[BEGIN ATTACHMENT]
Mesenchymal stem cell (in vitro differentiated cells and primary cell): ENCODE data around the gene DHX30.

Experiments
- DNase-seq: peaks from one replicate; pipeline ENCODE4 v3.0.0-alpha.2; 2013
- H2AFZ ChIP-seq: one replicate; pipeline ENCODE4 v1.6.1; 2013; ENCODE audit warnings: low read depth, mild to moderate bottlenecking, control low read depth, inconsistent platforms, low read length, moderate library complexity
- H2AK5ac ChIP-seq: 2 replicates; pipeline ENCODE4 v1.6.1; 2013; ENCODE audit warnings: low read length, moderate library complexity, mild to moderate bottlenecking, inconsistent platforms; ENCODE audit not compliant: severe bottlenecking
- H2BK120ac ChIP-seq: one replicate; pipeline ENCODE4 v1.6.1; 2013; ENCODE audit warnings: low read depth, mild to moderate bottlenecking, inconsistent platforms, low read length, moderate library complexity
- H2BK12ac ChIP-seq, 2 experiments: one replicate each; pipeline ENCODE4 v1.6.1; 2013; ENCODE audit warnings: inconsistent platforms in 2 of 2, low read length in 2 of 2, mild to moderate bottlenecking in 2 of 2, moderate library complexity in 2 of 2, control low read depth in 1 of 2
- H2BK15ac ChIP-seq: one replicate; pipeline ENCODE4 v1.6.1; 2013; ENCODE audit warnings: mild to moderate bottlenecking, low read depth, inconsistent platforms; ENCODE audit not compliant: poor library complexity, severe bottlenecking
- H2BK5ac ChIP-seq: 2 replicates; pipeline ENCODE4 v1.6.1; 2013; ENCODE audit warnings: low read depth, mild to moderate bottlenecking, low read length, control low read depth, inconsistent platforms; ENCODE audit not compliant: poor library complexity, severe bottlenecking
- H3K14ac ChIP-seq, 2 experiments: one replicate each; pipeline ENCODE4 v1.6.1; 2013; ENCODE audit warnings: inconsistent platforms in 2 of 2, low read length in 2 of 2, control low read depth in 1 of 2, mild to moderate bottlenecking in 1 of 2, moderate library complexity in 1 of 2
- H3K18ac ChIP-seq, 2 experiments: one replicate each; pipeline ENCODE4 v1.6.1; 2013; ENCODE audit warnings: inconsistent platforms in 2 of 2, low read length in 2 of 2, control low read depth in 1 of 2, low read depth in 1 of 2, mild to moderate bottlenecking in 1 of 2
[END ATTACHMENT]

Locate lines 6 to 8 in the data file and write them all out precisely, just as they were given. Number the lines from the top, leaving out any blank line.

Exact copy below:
- H2BK120ac ChIP-seq: one replicate; pipeline ENCODE4 v1.6.1; 2013; ENCODE audit warnings: low read depth, mild to moderate bottlenecking, inconsistent platforms, low read length, moderate library complexity
- H2BK12ac ChIP-seq, 2 experiments: one replicate each; pipeline ENCODE4 v1.6.1; 2013; ENCODE audit warnings: inconsistent platforms in 2 of 2, low read length in 2 of 2, mild to moderate bottlenecking in 2 of 2, moderate library complexity in 2 of 2, control low read depth in 1 of 2
- H2BK15ac ChIP-seq: one replicate; pipeline ENCODE4 v1.6.1; 2013; ENCODE audit warnings: mild to moderate bottlenecking, low read depth, inconsistent platforms; ENCODE audit not compliant: poor library complexity, severe bottlenecking